Recall every three months is adequate for most with a history of periodontitis, but some may require more or fewer visits to the practice, and must understand their responsibilities with regard to implant management. Patients with a history of periodontitis may be considered periodontally healthy at the outset of dental implant treatment, but may benefit from a greater emphasis on self-performed plaque control and additional recall appointments.
It could be worthwhile referring periodontally challenged patients to a specialist for therapy, followed by dental implant placement. Our multi award-winning Ten Dental+Facial team are highly experienced in treating both simple and complex cases. We offer one of the UK’s most seamless and trusted referral services, ensuring patients who are referred to us benefit from the highest quality care.
In conclusion, a history of periodontal disease is not a contraindication to the success of dental implants, so long as patients comply with periodontal therapy before, during and after implant surgery, and careful consideration and management of patients is vital to ensuring long-term success.
For more information, visit www.tendental.com or call on 020 33932623
1] Nazir, M. A. (2017) Prevalence of periodontal disease, its association with systemic diseases and prevention. Int J Health Sci (Qassim). 11(2): 72-80. PMID: 28539867.
2] Mombelli, A., Marxer, M., Gaberthüel, T., Grander, U. and Lang, N. P. (2005) The microbiota of osseointegrated implants in patients with a history of periodontal disease. Journal of Clinical Periodontology. 22(2): 124–130. DOI: 10.1111/j.1600-051x.1995.tb00123.x
3] Pokrowiecki, R., Mielczarek, A., Zareba, T. and Tyski, S. (2017) Oral microbiome and peri-implant diseases: where are we now? Therapeutics and Clinical Risk Management. 13: 1529-1542. DOI: 10.2147/TCRM.S139795.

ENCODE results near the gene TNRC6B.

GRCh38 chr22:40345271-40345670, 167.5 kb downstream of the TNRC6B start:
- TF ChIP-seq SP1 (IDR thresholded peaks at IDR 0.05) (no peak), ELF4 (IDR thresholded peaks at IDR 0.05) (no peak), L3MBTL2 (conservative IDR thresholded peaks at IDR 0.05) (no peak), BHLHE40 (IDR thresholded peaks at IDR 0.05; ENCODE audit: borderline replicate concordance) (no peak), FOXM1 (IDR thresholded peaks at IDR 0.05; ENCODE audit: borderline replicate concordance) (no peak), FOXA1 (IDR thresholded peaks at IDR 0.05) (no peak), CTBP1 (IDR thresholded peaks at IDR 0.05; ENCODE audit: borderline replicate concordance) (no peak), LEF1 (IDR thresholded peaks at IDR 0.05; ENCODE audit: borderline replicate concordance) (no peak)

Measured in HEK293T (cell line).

4] Leonhardt, A., Adolfsson, B., Lekholm, U., Wikstrom, M. and Dahlen, G. (1993) A longitudinal microbiological study on osseointegrated titanium implants in partially edentulous patients. Clinical Oral Implants Research, 4(3), 113–120. doi:10.1034/j.1600-0501.1993.040301.x.
5] Quirynen, M., Vogels, R., Peeters, W., van Steenberghe, D., Naert, I. and Haffajee, A. (2005) Dynamics of initial subgingival colonization of “pristine” peri-implant pockets. Clinical Oral Implants Research. 17(1), 25–37: DOI: 10.1111/j.1600-0501.2005.01194.x.
6] Ramanauskaite, A., Baseviciene, N., Wang, H-L. and Tözüm, T. F. (2014) Effect of History of Periodontitis on Implant Success: Meta-Analysis and Systematic Review. Implant Dentistry. 23(6): 687-696. DOI: 10.1097/ID. 0000000000000156.
7] Singh, V. P., Sharma, A. and Atri, B. (2018) Risk factors associated with dental implant failures. International Journal of Applied Dental Sciences. 4(1): 231-233.
8] Karoussis, I. K., Kotsovilis, S. and Fourmousis, I. (2007) A comprehensive and critical review of dental implant prognosis in periodontally compromised partially edentulous patients. Clinical Oral Implants Research. 18(6): 669–679. DOI: 10.1111/j.1600-0501.2007.01406.x.
9] Wen, X., Liu, R., Li, G., Deng, M., Liu, L., Zeng, X-T. and Nie, X. (2014) History of Periodontitis as a Risk Factor for Long-Term Survival of Dental Implants: A Meta-Analysis. Int J Oral Maxillofac Implants. 29(6): 1271-1280. DOI: 10.11607/jomi.3544.
10] Hartshorne, J. (2015) Is implant placement a risk in patients with increased susceptibility to periodontitis? International Dentistry – African Edition. 5(2): 32-37.
11] Shaddox, L. M. and Walker, C. B. (2010) Treating chronic periodontitis: current status, challenges, and future directions. Clinical, Cosmetic and Investigational Dentistry. 2: 79-91.
12] Javed, F., Ahmed, H. B., Crespi, R. and Romanos, G. E. (2013) Role of primary stability for successful osseointegration of dental implants: Factors of influence and evaluation. Interventional Medicine and Applied Science. 5(4): 162–167. DOI: 10.1556/imas.5.2013.4.3.